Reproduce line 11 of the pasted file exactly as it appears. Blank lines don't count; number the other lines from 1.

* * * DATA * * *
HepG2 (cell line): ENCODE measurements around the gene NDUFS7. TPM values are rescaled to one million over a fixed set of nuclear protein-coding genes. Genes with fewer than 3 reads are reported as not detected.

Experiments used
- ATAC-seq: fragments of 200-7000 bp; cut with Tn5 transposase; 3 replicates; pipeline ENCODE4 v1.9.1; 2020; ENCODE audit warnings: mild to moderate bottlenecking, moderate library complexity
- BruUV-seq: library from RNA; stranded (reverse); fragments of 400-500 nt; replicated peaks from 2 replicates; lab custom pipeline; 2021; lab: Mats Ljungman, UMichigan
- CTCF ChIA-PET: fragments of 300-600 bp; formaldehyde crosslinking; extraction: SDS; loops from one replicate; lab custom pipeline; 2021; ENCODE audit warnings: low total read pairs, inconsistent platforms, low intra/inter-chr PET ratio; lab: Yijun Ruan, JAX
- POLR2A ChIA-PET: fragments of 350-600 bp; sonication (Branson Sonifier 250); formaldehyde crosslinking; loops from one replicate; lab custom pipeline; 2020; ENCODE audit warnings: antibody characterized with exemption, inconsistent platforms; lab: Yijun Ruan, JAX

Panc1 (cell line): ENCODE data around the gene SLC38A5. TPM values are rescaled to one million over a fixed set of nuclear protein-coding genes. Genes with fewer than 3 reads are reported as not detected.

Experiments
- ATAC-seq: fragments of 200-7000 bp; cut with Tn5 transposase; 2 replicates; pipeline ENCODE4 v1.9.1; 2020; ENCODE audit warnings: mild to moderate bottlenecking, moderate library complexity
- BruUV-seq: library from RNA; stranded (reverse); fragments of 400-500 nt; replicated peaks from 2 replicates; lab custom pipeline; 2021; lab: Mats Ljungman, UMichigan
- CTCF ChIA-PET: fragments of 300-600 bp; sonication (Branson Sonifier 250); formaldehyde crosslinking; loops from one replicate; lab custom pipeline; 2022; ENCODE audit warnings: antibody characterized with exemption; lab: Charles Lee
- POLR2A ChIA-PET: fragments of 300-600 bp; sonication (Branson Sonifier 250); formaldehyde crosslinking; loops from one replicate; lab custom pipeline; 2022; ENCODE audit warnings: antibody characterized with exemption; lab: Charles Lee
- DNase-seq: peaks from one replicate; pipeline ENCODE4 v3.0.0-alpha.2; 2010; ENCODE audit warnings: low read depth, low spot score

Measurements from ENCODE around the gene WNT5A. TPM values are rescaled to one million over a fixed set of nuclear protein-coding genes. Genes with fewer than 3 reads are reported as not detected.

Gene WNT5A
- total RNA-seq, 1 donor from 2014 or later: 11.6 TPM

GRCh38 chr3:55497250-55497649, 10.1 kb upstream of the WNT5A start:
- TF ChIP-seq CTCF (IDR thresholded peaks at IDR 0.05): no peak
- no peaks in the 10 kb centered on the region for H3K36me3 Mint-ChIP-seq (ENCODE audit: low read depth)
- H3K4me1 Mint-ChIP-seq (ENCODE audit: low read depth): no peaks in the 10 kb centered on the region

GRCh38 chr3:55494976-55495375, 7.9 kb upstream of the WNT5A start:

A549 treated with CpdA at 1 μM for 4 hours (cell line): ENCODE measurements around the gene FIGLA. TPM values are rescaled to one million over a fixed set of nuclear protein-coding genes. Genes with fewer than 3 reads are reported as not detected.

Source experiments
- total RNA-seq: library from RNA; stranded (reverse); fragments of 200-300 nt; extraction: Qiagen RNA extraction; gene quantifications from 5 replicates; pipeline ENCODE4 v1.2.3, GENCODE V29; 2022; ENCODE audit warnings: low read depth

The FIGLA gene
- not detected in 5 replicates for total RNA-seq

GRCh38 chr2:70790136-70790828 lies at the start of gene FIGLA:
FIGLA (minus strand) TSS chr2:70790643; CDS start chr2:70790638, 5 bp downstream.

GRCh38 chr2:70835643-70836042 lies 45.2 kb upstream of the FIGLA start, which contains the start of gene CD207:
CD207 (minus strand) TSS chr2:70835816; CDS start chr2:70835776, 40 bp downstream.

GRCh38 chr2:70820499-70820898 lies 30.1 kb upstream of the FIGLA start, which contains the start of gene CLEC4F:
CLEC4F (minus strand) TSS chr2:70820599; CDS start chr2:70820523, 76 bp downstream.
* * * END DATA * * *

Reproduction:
- CTCF ChIA-PET: fragments of 300-600 bp; sonication (Branson Sonifier 250); formaldehyde crosslinking; loops from one replicate; lab custom pipeline; 2022; ENCODE audit warnings: antibody characterized with exemption; lab: Charles Lee